Bellator 54 took place last night from the Boardwalk Hall in Atlantic City, New Jersey. The event was headlined by the action-packed middleweight tournament semifinals and also featured the return of bantamweight champion Zach Makovsky.
Alexander Shlemenko, the winner of last year’s tournament, engaged Brian Rogers in a rousing, back and forth brawl in the main attraction of the evening. The pair touched gloves and proceeded to bury one another under a steady hail of vicious strikes, both effectively finding the mark in alternating intervals, resulting in an electrifying see-saw battle throughout the opening five minutes.
Rogers seemed to score with a slightly higher count of more effective stand up in the first, putting him in the driver’s seat by a very narrow margin. The Russian opened up the second round with unwavering resolve, penetrating Rogers’ defense with a crisp combination and then swarming the stunned fighter with a ruthless series of knees against the fence.
Visibly out of sorts, Rogers showed a big heart in trying to weather the onslaught, even placing one hand on the mat to render himself grounded to prevent Shlemenko from kneeing his head. Shlemenko showed icy composure by maintaining the pressure while altering his attack, fixing his cross-hairs on the midsection with big punches and more knees to elicit the referee stoppage.
More results and gifs of the action in the full entry.
In the first, Rogers wisely employed his straight right hand with impressive timing to counter Shlemenko’s unpredictable kickboxing.
It was a simple of case of holding his ground and rifling leather straight to Shlemenko’s chin when he closed the distance aggressively.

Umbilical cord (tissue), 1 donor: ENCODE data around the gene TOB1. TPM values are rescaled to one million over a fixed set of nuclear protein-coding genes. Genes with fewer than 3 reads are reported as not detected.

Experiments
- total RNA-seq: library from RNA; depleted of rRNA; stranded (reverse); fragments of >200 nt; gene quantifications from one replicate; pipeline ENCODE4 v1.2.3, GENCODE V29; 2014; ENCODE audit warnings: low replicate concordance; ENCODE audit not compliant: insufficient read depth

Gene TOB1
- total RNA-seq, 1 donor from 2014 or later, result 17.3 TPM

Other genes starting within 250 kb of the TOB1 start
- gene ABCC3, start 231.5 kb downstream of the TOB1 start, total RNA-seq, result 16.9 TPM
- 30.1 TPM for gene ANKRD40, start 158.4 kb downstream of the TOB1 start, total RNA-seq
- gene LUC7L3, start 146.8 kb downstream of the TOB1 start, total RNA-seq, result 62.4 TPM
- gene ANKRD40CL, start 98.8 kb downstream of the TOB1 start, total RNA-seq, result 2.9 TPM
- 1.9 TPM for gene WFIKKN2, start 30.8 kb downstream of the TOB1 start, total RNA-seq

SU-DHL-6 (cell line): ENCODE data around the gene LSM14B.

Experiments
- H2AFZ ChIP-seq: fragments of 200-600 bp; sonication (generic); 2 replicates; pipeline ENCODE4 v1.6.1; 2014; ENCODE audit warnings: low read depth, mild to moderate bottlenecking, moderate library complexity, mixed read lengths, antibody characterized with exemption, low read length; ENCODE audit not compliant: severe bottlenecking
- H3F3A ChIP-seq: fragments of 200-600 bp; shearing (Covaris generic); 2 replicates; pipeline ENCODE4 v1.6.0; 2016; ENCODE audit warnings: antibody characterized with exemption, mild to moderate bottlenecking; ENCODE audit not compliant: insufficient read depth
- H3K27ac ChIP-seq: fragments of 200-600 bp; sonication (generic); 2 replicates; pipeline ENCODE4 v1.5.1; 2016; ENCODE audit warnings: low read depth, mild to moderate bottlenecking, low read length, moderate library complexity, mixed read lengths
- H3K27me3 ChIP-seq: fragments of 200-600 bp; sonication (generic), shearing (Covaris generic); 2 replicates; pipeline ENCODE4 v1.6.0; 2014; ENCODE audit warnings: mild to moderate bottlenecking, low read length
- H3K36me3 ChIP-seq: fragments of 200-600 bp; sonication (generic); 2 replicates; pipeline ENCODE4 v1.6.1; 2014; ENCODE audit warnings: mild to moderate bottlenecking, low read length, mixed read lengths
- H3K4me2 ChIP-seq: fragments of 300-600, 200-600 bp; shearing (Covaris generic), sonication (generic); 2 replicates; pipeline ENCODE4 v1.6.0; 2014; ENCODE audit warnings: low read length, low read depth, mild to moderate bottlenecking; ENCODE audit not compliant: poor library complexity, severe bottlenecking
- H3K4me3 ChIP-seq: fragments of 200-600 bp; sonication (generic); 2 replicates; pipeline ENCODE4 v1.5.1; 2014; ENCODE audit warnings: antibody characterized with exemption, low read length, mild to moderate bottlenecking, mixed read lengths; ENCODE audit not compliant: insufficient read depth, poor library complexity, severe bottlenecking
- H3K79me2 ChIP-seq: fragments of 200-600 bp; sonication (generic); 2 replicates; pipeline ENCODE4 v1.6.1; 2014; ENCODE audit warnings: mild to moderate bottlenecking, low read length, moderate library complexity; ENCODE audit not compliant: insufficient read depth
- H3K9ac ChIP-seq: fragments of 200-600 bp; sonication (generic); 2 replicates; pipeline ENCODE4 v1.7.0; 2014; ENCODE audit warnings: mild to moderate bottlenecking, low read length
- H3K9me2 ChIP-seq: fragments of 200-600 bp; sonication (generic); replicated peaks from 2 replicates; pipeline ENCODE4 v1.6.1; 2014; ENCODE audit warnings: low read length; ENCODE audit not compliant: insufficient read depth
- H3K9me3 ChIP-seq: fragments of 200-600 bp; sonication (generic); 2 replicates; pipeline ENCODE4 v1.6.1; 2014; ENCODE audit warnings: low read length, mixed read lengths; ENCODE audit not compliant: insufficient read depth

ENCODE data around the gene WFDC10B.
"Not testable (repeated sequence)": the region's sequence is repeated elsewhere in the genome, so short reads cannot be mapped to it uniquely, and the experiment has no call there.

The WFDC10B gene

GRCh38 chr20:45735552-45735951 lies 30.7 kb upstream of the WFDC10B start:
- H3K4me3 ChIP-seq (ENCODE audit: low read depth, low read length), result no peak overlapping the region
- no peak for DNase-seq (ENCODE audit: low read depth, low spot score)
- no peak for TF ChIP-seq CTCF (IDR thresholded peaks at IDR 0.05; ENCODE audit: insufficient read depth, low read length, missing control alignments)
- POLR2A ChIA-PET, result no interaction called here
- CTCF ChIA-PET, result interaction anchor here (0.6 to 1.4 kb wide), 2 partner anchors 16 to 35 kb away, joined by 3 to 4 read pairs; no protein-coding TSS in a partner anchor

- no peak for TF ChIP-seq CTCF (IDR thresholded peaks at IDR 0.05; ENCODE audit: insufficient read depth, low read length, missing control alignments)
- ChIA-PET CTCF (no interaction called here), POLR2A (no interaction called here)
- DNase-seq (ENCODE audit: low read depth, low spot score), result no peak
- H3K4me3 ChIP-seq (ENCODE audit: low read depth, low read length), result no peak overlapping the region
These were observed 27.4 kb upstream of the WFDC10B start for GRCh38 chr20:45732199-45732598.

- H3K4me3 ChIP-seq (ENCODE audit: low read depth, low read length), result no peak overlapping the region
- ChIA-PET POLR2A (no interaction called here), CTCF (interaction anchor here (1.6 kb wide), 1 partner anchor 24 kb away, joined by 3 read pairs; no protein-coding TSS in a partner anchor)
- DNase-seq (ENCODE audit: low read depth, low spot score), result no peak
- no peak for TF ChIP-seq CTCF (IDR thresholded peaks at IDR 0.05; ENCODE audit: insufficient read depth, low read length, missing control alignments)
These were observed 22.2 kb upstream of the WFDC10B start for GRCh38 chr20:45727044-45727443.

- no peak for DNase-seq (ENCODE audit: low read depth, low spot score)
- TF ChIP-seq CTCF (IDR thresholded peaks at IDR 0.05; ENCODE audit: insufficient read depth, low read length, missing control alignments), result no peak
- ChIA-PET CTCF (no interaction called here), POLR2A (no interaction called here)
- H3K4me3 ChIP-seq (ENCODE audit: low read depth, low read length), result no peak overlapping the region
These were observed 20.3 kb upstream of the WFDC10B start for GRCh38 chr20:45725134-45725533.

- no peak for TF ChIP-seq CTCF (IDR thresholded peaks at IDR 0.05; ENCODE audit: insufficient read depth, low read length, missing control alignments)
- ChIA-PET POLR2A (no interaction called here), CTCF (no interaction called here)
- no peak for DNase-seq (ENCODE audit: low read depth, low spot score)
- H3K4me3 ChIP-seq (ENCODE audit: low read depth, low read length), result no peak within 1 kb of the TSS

The sequence to the right depicts Rogers’ best flurry in the first frame, hurtling an overhand right through the pocket to drop Shlemenko.
“The Predator” was quick to pounce every time he landed clean blows, but Shlemenko was eerily resilient and recovered quickly to return fire.
The sense that Rogers was getting a firm grasp on Shlemenko’s rhythm and footwork continued into the second round.
Rogers ducked under the wicked spinning back-fist that has wreaked havoc on many a middleweight to gather up a deep double-leg to kick off the second.
The size, strength and wrestling advantage of Rogers was again expertly repelled by the veteran fighter, who coolly controlled posture and scooted himself back to the standing position.
The beginning of the end was ignited by the Russian’s signature spinning back-fist, which was unleashed precisely and complemented by a stiff left hook.
Rogers would never regain his footing.
Shlemenko tenaciously swarmed and never loosened his trigger-finger, cascading a volley of lefts and rights before hammering down the succession of brutal knees that steadily sapped Rogers and sealed his fate.
Shlemenko extended his record to forty-two wins and notched his twenty-sixth TKO with the stoppage.
In the second middleweight semifinal bout of the evening, the feeling that Bryan Baker was determined to make a strong statement was evident immediately.
His opponent, BJJ black belt and Wand Fight Team member Vitor Vianna, patiently side-stepped the incoming barrages and circled out into open space, biding his time.
Baker was a little too focused on the home-run shot, offering glimpses of vulnerability at the conclusion of his aggressive combinations.
Shuffling hard left, Vianna sailed an enormous haymaker over the top of Baker’s left hook, dropping him to the canvas.
Barely whiffing what could have been a dangerously aimed kick when Baker was down, Vianna overwhelmed his dazed opponent with a shower of hammerfists.